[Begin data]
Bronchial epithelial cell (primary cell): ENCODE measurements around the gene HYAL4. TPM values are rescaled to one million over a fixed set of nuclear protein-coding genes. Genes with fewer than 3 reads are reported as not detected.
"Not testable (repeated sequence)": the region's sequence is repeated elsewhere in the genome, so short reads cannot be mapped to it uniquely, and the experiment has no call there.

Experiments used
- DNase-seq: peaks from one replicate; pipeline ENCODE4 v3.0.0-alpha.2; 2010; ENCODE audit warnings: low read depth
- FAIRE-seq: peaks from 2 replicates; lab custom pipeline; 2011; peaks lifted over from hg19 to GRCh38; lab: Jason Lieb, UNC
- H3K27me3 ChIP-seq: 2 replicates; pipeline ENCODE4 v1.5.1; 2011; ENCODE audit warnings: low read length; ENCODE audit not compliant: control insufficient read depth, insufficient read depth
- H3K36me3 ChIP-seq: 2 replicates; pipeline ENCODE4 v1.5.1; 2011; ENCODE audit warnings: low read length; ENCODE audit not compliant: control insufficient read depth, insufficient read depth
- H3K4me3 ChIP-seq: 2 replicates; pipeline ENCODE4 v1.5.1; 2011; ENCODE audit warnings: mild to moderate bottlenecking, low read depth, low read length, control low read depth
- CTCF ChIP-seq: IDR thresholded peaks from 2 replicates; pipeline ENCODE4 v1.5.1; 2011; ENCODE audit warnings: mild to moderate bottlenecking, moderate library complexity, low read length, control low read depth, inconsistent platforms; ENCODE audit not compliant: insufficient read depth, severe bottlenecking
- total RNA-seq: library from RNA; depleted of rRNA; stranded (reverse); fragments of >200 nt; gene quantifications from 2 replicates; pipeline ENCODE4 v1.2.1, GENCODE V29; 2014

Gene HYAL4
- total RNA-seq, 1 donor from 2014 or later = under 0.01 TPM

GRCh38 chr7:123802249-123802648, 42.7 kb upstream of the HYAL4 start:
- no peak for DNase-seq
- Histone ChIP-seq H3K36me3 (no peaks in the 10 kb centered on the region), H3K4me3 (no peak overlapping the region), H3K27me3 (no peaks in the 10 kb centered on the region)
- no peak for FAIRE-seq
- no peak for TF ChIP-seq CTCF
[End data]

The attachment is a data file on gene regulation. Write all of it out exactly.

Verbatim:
Bronchial epithelial cell (primary cell): ENCODE measurements around the gene HYAL4. TPM values are rescaled to one million over a fixed set of nuclear protein-coding genes. Genes with fewer than 3 reads are reported as not detected.
"Not testable (repeated sequence)": the region's sequence is repeated elsewhere in the genome, so short reads cannot be mapped to it uniquely, and the experiment has no call there.

Experiments used
- DNase-seq: peaks from one replicate; pipeline ENCODE4 v3.0.0-alpha.2; 2010; ENCODE audit warnings: low read depth
- FAIRE-seq: peaks from 2 replicates; lab custom pipeline; 2011; peaks lifted over from hg19 to GRCh38; lab: Jason Lieb, UNC
- H3K27me3 ChIP-seq: 2 replicates; pipeline ENCODE4 v1.5.1; 2011; ENCODE audit warnings: low read length; ENCODE audit not compliant: control insufficient read depth, insufficient read depth
- H3K36me3 ChIP-seq: 2 replicates; pipeline ENCODE4 v1.5.1; 2011; ENCODE audit warnings: low read length; ENCODE audit not compliant: control insufficient read depth, insufficient read depth
- H3K4me3 ChIP-seq: 2 replicates; pipeline ENCODE4 v1.5.1; 2011; ENCODE audit warnings: mild to moderate bottlenecking, low read depth, low read length, control low read depth
- CTCF ChIP-seq: IDR thresholded peaks from 2 replicates; pipeline ENCODE4 v1.5.1; 2011; ENCODE audit warnings: mild to moderate bottlenecking, moderate library complexity, low read length, control low read depth, inconsistent platforms; ENCODE audit not compliant: insufficient read depth, severe bottlenecking
- total RNA-seq: library from RNA; depleted of rRNA; stranded (reverse); fragments of >200 nt; gene quantifications from 2 replicates; pipeline ENCODE4 v1.2.1, GENCODE V29; 2014

Gene HYAL4
- total RNA-seq, 1 donor from 2014 or later = under 0.01 TPM

GRCh38 chr7:123802249-123802648, 42.7 kb upstream of the HYAL4 start:
- no peak for DNase-seq
- Histone ChIP-seq H3K36me3 (no peaks in the 10 kb centered on the region), H3K4me3 (no peak overlapping the region), H3K27me3 (no peaks in the 10 kb centered on the region)
- no peak for FAIRE-seq
- no peak for TF ChIP-seq CTCF